THE SUN SET OVER THE AMAZON with another picturesque pink sky, just before a big lightning storm came in with its lightning bolts so fast I couldn’t take a picture of them.  Indoors and out of the rain, I worked on The Blog until the wee hours of the morning while flipping through the channels on cable TV.

It was weird to see a documentary on Discovery Channel about the jungle villages of South America, knowing that some of them were just down the river, not too far away.






Next entry: Urban Jungle

Previous entry: Tally Me Banana




Commenting is not available in this channel entry.

Comments for “Houses On Stilts”

  • Whew, all caught up with the Blog. I can’t wait to hear about your adventures in the Amazon and all the different animals,including snakes grin, you’ll see. Take a lot of photos!

    Posted by .(JavaScript must be enabled to view this email address)  on  12/08  at  07:20 PM


  • houses on stilts… looks like the bahay kubos in the philippines.

    Posted by .(JavaScript must be enabled to view this email address)  on  12/08  at  09:24 PM


  • Hey, I got my Galapagos postcard…I didn’t see the stranger though. But damn, that was fast.

    Posted by .(JavaScript must be enabled to view this email address)  on  12/08  at  10:10 PM


  • That picture of the Amazon on today’s post is AMAZING! I am seriously jealous.

    That riverboat ride would have been loads of fun, and possible boredom without Marita and Madalon. Sheesh.

    Posted by .(JavaScript must be enabled to view this email address)  on  12/08  at  10:58 PM


  • Pepe:  How is the border crossing into Bolivia?  Just as crazy?  I think I might hold off until after New Years for a new country…  Might spend the holidays in good ol’ Cuzco perhaps…

    Dtella: Wow, that WAS fast!

    Posted by .(JavaScript must be enabled to view this email address)  on  12/09  at  01:51 AM


  • I’m excited for the trek.

    Posted by .(JavaScript must be enabled to view this email address)  on  12/09  at  02:26 AM


  • i wonder if it will be the same for you when you return to the US? from the pictures, i see: first class, “first class”, and VERY FAR from “first class” everything looks amazing so far smile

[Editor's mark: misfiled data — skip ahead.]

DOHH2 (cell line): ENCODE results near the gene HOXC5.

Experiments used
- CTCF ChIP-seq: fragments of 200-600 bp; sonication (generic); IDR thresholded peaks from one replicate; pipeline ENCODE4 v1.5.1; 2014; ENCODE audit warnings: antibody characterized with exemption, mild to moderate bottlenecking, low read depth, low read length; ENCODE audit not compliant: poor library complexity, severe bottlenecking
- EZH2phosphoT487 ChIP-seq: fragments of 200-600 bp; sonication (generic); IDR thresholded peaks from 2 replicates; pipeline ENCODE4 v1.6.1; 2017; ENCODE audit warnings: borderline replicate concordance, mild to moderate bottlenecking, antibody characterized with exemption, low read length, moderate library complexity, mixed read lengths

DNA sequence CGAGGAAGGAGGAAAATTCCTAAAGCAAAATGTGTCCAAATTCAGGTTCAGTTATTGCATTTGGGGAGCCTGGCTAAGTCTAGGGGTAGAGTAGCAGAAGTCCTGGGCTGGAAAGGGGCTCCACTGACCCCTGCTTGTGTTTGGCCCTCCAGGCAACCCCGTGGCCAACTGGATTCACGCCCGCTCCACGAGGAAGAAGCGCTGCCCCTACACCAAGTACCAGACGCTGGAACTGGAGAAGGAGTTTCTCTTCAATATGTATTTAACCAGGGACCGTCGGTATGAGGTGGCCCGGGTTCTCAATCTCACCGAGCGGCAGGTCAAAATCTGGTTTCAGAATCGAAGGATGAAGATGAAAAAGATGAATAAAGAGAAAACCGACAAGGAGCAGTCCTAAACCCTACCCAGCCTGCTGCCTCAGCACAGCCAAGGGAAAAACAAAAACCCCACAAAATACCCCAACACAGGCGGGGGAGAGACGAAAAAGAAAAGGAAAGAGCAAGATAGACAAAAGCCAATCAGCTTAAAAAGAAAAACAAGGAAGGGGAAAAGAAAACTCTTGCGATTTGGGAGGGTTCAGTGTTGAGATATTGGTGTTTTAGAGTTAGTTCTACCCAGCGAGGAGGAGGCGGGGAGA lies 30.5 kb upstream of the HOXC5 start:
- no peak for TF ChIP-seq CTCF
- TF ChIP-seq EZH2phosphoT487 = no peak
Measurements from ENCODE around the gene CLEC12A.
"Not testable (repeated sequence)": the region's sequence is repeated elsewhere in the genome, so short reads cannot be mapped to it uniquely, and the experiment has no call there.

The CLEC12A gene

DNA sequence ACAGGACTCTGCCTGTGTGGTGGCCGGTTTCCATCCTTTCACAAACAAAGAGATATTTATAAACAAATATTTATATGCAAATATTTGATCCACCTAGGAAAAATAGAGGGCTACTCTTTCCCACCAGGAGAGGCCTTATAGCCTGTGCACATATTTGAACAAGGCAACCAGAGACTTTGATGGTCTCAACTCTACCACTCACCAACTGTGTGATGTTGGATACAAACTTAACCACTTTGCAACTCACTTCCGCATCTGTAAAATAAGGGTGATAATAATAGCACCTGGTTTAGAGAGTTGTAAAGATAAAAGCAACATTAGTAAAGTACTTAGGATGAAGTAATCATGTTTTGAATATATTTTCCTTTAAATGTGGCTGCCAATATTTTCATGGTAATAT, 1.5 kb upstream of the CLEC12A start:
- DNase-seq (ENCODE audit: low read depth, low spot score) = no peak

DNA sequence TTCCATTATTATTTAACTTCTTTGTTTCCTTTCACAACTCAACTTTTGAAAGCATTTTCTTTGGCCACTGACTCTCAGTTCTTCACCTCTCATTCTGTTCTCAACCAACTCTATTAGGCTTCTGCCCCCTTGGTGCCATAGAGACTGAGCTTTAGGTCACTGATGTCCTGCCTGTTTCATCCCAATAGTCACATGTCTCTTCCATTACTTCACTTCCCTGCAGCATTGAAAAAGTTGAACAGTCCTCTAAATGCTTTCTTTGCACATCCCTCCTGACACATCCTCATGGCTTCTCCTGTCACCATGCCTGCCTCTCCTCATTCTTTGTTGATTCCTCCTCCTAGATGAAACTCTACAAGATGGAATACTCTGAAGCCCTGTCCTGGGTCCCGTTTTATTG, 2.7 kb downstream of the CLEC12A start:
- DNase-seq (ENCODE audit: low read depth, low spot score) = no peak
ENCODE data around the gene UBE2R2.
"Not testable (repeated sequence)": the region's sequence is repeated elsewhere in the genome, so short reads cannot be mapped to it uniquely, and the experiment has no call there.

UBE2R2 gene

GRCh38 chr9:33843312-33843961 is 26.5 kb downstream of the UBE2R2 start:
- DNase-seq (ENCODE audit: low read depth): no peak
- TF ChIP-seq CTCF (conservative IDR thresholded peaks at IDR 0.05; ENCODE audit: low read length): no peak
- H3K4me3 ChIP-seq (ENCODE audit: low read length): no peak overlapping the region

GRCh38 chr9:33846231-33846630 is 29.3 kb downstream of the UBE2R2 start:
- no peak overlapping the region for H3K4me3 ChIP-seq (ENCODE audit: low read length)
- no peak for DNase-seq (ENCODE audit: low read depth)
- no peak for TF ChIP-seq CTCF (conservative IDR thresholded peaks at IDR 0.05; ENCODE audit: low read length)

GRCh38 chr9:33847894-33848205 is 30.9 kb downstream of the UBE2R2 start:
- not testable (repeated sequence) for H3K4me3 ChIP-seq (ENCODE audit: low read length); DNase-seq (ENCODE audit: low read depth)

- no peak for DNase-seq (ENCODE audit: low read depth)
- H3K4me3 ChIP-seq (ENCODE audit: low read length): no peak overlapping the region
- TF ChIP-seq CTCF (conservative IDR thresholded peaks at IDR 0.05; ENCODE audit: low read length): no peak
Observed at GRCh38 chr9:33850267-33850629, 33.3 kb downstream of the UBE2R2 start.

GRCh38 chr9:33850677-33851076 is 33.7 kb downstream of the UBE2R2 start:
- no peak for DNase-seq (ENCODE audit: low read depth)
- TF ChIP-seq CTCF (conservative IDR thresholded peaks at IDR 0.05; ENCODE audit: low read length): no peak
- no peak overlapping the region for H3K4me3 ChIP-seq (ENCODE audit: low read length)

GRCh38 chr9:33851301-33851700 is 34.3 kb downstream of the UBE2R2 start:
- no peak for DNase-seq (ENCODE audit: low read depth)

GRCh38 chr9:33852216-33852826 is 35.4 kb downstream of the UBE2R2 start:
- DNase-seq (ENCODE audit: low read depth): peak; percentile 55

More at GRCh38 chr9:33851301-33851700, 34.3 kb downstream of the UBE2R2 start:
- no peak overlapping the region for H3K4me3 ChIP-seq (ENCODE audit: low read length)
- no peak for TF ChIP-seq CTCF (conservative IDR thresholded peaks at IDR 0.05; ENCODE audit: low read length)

all i can say is WOW

    Posted by .(JavaScript must be enabled to view this email address)  on  12/09  at  03:34 AM


  • I know! but I’m sad I missed the stranger that hand delivered it, i wanted to see if they were a weirdo wink

    Posted by .(JavaScript must be enabled to view this email address)  on  12/09  at  01:41 PM


  • Hola Erik,
    Getting in to Bolivia was nowhere like as nasty as Peru. We got on a nightbus from Cuzco to Copacabana in Bolivia. In Puno we had to wait a while (3 hours) until we figured out we had to change buses, but afterwards it was a breaze. The bus stopped in the last Peruvian town before the border, to allow everyone to exchange their soles for bolivianos. The immigration offices are actually at the border itself so you just need to walk from Peru to Bolivia and get your stamps. After another little wait we got on another bus (the first turned out to have bad brakes, not a good idea in Bolivia) to Copacabana.
    Am in Sucre now which is a great town (sorta like Cuenca, but nicer) but will leave tomorrow for Potosi and Uyuni and the Salt Desert afterwards. My buddy Arjen’s flying home tomorrow, but I’m meeting up with a couple of English lasses we met in Copacabana, who insist on seeing me through Christmas and Newyear on some beach in Chili, so ...

    Posted by Pepe  on  12/11  at  09:10 PM


  • Pepe:  where in Chile are you headed?

    Posted by .(JavaScript must be enabled to view this email address)  on  12/14  at  01:07 PM


back to top of page


SHARE THIS TRAVEL DISPATCH:


Follow The Global Trip on Twitter
Follow The Global Trip in Instagram